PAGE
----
A7. I understand that but do not under estimate the cost. It is very expensive financially, emotionally and in terms of time. Think about the fees you paid out when you purchased each of the properties in your portfolio. That's likely to be your minimum cost associated with divorce. You are going to have to involve valuers, conveyancers, tax specialists and two sets of divorce lawyers. For example, if you own 10 properties the financial cost of your divorce is likely to be upwards of £5,000 each when you factor in all professional costs and disbursements. This assumes that the properties are of an average value and that you manage not to fall out and to agree everything amicably.

If you have any mortgages with Mortgage Express you may run into some major problems. It is highly likely that they will want their money back and if you sell one of those properties they are highly likely to enforce their rights to consolidate - see >>> http://www.property118.com/mortgage-express-right-to-consolidate/36168/ - The problem with this is that if you have had a strategy of remortgaging to release equity then your CGT bill could be greater than the value of your equity.

Please do not under estimate the complexity of divorce. Ideally you will have everything agreed before you get lawyers involved. As soon as each of you gets your own professional representation that is often when the problems usually begin. This is simply because your lawyers are duty bound to maximise the outcome of the division of assets in your favour and that their advice to you will be pitched accordingly. Lawyers on opposing sides will rarely agree and that's when their fees mount up. People often say that lawyers are the only guaranteed winners in a legal dispute and it's not far from the truth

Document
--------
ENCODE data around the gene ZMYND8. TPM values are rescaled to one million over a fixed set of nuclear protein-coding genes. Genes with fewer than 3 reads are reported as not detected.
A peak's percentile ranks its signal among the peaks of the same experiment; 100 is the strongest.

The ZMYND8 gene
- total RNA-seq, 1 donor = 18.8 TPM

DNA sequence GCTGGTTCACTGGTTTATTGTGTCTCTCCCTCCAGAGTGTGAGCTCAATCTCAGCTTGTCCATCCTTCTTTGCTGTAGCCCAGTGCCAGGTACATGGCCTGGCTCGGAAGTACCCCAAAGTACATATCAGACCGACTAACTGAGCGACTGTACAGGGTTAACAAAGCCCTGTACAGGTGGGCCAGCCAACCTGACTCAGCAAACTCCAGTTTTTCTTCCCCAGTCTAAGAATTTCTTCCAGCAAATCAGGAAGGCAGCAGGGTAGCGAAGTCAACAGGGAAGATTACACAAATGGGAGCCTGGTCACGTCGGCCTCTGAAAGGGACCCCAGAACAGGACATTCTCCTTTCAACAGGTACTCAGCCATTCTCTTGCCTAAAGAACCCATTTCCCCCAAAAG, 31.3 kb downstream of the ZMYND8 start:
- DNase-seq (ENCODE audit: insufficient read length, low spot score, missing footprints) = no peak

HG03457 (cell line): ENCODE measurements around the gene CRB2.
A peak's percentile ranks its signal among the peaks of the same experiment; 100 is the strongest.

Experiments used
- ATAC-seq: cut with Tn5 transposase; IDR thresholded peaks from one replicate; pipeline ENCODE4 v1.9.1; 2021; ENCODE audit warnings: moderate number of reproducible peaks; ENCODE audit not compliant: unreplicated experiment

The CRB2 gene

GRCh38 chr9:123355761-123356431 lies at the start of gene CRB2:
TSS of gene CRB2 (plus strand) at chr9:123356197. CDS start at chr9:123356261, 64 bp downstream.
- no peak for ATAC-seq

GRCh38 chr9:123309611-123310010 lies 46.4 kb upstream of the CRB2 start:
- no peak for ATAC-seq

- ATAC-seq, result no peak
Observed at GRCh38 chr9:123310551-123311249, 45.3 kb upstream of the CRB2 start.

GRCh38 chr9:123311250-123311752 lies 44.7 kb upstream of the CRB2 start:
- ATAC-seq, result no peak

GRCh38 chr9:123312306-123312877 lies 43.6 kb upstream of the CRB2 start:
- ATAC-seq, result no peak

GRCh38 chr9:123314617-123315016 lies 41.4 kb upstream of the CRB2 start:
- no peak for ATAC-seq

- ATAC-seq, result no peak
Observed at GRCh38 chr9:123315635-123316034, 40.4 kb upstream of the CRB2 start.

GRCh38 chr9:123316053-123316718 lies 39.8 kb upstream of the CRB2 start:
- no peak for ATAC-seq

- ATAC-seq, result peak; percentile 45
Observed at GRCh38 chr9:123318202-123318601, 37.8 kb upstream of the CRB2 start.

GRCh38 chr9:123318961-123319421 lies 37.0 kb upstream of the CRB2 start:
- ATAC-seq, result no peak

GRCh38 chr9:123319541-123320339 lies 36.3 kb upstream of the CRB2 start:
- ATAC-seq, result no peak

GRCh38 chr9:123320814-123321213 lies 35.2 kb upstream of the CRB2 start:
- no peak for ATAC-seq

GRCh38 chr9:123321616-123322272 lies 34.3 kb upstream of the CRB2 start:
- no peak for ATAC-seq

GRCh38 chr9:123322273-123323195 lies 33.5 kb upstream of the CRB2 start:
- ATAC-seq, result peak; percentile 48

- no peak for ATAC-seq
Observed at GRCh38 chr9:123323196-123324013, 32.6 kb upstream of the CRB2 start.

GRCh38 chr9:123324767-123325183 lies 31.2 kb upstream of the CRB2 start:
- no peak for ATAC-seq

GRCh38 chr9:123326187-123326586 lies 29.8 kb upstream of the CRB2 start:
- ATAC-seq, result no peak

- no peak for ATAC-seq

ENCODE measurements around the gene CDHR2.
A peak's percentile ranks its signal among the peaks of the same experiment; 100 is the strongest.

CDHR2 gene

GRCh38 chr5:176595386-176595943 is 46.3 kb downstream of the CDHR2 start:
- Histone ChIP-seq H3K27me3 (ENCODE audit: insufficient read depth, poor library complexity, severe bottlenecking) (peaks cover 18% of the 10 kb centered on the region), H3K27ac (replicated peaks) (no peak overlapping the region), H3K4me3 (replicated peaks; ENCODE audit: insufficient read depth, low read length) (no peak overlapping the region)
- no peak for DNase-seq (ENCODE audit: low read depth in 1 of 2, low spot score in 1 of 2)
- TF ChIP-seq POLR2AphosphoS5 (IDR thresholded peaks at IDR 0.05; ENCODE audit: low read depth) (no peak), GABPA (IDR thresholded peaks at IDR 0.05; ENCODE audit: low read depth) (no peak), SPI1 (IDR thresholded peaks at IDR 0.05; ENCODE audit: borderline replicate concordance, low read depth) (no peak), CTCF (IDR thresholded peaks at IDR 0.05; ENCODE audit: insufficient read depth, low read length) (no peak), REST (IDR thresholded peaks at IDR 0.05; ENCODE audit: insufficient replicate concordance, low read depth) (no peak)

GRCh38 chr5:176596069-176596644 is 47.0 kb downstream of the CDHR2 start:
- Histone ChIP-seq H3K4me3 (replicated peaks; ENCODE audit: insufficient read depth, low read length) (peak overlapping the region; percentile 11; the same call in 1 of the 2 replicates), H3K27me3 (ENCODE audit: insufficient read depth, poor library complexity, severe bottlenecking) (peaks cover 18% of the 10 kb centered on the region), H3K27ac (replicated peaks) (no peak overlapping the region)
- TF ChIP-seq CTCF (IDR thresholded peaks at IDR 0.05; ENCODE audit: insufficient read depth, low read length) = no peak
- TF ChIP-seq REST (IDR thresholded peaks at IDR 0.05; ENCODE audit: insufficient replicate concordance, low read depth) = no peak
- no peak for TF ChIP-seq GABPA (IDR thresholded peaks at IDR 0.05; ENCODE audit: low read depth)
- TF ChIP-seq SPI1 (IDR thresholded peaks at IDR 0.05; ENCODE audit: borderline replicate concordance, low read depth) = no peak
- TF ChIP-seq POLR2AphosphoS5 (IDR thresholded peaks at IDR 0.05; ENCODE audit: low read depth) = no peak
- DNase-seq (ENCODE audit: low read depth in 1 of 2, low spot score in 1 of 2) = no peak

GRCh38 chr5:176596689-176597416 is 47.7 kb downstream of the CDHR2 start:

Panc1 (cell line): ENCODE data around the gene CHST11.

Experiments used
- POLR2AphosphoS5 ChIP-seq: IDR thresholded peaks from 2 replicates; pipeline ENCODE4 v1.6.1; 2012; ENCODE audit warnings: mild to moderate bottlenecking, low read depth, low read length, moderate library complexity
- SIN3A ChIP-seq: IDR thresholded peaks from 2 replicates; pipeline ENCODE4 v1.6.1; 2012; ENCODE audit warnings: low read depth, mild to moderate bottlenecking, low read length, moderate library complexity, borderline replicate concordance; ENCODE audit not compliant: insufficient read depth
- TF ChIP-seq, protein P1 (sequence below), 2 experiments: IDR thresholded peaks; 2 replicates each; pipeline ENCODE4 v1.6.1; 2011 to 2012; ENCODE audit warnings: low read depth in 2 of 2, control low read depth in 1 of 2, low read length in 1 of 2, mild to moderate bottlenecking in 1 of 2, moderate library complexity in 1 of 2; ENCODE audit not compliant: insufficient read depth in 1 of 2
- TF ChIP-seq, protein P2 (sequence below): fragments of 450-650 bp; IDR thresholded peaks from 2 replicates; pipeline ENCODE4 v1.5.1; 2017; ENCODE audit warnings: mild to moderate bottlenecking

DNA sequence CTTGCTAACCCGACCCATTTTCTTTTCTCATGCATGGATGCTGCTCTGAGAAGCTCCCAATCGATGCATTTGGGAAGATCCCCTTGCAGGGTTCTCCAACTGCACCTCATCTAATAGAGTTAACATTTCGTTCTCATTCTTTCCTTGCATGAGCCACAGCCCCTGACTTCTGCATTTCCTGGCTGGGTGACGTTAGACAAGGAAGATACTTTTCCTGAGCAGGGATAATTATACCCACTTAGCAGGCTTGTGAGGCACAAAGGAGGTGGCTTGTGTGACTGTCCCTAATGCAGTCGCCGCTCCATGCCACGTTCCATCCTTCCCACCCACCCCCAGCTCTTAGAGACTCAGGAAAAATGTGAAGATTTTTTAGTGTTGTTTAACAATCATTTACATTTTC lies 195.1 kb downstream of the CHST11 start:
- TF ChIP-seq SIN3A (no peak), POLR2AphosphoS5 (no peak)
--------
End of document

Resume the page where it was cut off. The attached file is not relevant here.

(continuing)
My fixed fee Consultancy service may be an ideal starting point for you and/or your husband. If I act for you both then my fees will be double. I have significant personal experience in these matters and I am well placed to provide you both with guidance. You will both still need lawyers and other professional advisers at some point but my involvement at an early stage could save you both a lot of money and anguish in the longer term. Please see >>> http://www.property118.com/consultancy-mark-alexander/61522/
.

Stephen Reynolds

10:15 AM, 14th July 2014
About 4 years ago

Hi Linda, I won't comment on the detail of your request however a friend of mine recently went through a business separation and they did one of the cleverest things I have ever heard of. Essentially they divided all the assets before they knew which partner would receive which portion. This ensures that the split is fair and once the split is agreed you toss a coin, heads you get package A, tails its B. As it happened they then agreed to swap as this was geographically more convenient. Just a thought and best of luck with it all.